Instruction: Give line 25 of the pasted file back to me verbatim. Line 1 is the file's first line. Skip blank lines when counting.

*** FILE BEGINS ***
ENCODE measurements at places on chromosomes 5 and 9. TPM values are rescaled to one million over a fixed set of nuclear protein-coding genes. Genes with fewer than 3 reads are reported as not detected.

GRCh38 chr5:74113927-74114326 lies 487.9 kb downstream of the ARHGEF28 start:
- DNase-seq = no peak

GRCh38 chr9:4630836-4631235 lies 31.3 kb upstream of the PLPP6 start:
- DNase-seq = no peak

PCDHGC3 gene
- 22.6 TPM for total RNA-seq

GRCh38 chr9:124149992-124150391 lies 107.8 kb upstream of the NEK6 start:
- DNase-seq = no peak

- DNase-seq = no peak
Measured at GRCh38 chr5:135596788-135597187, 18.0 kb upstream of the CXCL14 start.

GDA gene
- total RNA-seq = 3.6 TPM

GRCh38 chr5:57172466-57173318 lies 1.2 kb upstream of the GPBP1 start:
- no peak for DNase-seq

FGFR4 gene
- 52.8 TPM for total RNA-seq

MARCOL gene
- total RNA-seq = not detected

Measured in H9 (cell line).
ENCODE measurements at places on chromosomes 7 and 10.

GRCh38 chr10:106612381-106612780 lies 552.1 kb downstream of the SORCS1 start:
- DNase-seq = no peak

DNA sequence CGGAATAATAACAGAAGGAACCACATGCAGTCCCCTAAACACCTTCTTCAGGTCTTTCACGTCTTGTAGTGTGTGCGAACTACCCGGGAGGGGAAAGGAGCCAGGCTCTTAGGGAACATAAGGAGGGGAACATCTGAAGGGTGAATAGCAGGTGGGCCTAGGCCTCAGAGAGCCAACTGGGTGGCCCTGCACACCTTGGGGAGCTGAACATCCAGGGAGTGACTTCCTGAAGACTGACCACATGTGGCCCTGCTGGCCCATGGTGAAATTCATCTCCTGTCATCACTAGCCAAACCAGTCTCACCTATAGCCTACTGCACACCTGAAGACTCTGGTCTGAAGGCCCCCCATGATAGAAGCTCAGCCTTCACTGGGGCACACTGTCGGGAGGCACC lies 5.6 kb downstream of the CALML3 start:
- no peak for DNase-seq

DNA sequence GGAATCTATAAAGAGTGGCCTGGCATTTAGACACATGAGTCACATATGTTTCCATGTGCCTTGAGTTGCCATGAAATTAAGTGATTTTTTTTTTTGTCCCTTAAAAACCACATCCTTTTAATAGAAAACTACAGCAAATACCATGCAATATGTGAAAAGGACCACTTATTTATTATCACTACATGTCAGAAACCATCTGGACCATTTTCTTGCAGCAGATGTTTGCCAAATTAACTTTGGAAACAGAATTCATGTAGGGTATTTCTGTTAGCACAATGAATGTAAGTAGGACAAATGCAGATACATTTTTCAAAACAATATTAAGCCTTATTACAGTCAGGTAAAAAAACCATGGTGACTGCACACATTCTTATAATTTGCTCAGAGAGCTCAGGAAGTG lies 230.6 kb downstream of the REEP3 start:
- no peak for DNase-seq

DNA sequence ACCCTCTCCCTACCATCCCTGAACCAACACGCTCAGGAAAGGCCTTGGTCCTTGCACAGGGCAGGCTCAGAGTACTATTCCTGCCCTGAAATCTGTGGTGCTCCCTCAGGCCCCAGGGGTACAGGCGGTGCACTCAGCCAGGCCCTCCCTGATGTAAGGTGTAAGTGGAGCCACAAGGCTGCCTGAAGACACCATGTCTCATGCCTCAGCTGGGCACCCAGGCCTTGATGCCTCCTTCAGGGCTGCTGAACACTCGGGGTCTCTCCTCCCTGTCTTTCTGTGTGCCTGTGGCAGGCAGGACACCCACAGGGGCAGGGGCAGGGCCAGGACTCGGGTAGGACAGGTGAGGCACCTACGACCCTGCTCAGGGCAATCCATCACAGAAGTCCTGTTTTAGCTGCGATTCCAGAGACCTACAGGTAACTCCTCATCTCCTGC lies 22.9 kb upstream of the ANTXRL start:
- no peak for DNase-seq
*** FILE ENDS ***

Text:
- no peak for DNase-seq